Looking to get involved with like-minded young professionals, Ava Roberts began volunteering with the Greater Baltimore Urban League in 2006, around the same time she started working as a clinical laboratory scientist at The Johns Hopkins Hospital. She sets aside her Saturday mornings to help middle and high school students prepare for college and careers through mock interviews, public speaking practice and visits to local colleges.
As a clinical laboratory scientist in the hospital’s microbiology lab, Roberts manages COVID-19 testing supplies, kits and funding, and helped troubleshoot procurement challenges as a result of supply chain disruptions due to the pandemic. She offers a different perspective of working in medicine, and is able to share the importance of microbiology in a hospital setting when students tour the lab. In fact, clinical microbiologists were the ones to develop an in-house COVID-19 screening test at Johns Hopkins.
At her alma mater, Western High School, Roberts gives lectures each year as part of the STEM curriculum and visits biology classes to share what medical microbiology is like. Following generations of women in her family who attended the oldest public all-girls high school in the country, Roberts continues giving back by painting bathrooms and murals, collecting white dresses for graduation and teaching students how to balance a checkbook. She served two terms as vice president of the alumni association, and is now a member of the boosters club.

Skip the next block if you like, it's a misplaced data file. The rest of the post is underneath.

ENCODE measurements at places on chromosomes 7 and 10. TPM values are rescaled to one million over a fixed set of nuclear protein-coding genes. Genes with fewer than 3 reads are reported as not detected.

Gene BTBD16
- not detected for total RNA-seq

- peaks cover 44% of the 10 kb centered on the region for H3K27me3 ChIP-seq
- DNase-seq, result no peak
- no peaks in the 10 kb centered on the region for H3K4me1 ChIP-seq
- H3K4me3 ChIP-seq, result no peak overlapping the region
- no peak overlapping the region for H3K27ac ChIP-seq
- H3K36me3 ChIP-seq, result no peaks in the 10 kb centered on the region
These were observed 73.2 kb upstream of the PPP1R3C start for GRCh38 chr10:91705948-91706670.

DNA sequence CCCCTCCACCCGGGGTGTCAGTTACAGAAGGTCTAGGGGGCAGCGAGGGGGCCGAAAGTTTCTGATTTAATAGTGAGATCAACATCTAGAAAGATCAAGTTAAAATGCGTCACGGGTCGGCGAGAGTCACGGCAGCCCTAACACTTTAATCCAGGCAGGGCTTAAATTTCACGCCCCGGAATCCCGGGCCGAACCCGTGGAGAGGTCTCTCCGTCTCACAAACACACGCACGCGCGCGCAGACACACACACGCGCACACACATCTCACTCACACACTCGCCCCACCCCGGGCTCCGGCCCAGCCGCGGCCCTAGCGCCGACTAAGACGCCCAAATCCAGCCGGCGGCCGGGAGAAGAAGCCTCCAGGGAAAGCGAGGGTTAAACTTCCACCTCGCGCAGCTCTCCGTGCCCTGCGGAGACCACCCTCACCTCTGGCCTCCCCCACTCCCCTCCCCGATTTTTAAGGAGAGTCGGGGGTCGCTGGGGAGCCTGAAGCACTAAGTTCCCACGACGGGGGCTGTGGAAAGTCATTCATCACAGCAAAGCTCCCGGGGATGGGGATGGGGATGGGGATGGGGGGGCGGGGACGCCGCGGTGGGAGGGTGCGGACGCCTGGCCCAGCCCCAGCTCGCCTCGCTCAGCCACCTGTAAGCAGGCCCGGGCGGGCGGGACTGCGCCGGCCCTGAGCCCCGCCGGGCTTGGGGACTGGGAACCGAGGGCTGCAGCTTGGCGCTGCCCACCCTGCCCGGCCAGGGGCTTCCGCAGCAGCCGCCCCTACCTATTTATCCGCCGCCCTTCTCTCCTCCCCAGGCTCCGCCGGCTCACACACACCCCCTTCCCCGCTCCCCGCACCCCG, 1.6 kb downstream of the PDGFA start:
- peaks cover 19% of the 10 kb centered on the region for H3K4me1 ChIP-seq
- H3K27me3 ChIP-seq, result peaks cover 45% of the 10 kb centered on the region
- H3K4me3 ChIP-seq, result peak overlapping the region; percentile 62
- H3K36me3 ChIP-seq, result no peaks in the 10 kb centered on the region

As part of the Johns Hopkins Pathology Diversity Committee, Roberts keeps her labmates apprised of engagement, diversity and volunteer opportunities. She has organized Black History Month activities, encouraged volunteerism on the MLK Day of Service, and organized purse and toiletry collections for women facing homelessness.
“You never really realize what you do and the impact you make,” says Roberts, who was recently initiated into Sigma Gamma Rho Sorority Incorporated, a global sorority committed to service.
Her passion for helping others extends to animal welfare. Shortly after rescuing her first dog, Brandy, Roberts learned of another senior dog with behavioral issues who had spent years in shelters without being adopted. Thanks to Roberts’ kindheartedness, Bourbon will now live out the rest of his years in a loving home.